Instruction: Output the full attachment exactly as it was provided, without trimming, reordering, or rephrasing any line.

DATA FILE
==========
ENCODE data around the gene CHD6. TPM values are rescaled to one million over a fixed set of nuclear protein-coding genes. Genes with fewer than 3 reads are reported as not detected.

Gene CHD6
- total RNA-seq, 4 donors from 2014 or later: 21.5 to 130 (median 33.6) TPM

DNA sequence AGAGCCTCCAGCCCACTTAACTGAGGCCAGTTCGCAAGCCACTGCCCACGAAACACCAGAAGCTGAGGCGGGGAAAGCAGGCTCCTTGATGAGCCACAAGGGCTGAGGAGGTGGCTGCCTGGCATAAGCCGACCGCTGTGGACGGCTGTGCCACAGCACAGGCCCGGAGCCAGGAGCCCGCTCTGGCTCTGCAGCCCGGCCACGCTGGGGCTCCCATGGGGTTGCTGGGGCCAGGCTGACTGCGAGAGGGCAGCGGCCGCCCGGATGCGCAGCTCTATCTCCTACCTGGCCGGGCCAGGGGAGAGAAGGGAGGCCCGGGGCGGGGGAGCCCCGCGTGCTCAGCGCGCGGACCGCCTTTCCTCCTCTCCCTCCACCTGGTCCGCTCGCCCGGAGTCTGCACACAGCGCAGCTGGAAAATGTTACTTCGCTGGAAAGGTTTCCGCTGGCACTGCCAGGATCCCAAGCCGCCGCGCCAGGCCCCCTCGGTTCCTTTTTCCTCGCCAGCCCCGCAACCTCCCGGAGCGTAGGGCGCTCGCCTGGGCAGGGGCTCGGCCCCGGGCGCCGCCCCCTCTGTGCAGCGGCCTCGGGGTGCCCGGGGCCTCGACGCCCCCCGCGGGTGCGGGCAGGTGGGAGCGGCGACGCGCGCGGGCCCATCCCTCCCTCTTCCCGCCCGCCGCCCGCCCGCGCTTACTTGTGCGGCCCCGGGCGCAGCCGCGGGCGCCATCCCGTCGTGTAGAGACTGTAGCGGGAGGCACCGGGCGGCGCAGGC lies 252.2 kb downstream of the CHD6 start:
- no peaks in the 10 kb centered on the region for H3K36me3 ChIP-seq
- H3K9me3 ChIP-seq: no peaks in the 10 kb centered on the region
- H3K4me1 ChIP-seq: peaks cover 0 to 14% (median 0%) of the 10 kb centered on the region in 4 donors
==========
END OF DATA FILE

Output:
ENCODE data around the gene CHD6. TPM values are rescaled to one million over a fixed set of nuclear protein-coding genes. Genes with fewer than 3 reads are reported as not detected.

Gene CHD6
- total RNA-seq, 4 donors from 2014 or later: 21.5 to 130 (median 33.6) TPM

DNA sequence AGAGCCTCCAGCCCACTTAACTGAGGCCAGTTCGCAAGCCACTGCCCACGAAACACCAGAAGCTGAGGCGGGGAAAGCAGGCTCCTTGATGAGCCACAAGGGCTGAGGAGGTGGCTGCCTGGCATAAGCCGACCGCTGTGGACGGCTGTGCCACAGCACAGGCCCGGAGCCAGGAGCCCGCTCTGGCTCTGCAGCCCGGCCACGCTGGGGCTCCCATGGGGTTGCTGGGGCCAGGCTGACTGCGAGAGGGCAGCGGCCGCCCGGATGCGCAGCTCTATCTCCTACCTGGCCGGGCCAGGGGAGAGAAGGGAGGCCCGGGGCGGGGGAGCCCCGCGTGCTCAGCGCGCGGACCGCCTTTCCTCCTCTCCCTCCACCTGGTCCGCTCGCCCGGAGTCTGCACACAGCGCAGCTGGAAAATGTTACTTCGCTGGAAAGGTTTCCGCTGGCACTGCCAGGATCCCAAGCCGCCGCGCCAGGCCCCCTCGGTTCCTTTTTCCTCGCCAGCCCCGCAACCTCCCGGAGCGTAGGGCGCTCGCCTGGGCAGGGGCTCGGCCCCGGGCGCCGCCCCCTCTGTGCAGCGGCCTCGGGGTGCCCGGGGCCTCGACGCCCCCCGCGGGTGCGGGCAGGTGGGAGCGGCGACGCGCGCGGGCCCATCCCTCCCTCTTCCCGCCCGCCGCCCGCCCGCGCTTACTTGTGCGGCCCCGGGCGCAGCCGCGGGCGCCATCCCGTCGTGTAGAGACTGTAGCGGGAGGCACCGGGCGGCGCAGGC lies 252.2 kb downstream of the CHD6 start:
- no peaks in the 10 kb centered on the region for H3K36me3 ChIP-seq
- H3K9me3 ChIP-seq: no peaks in the 10 kb centered on the region
- H3K4me1 ChIP-seq: peaks cover 0 to 14% (median 0%) of the 10 kb centered on the region in 4 donors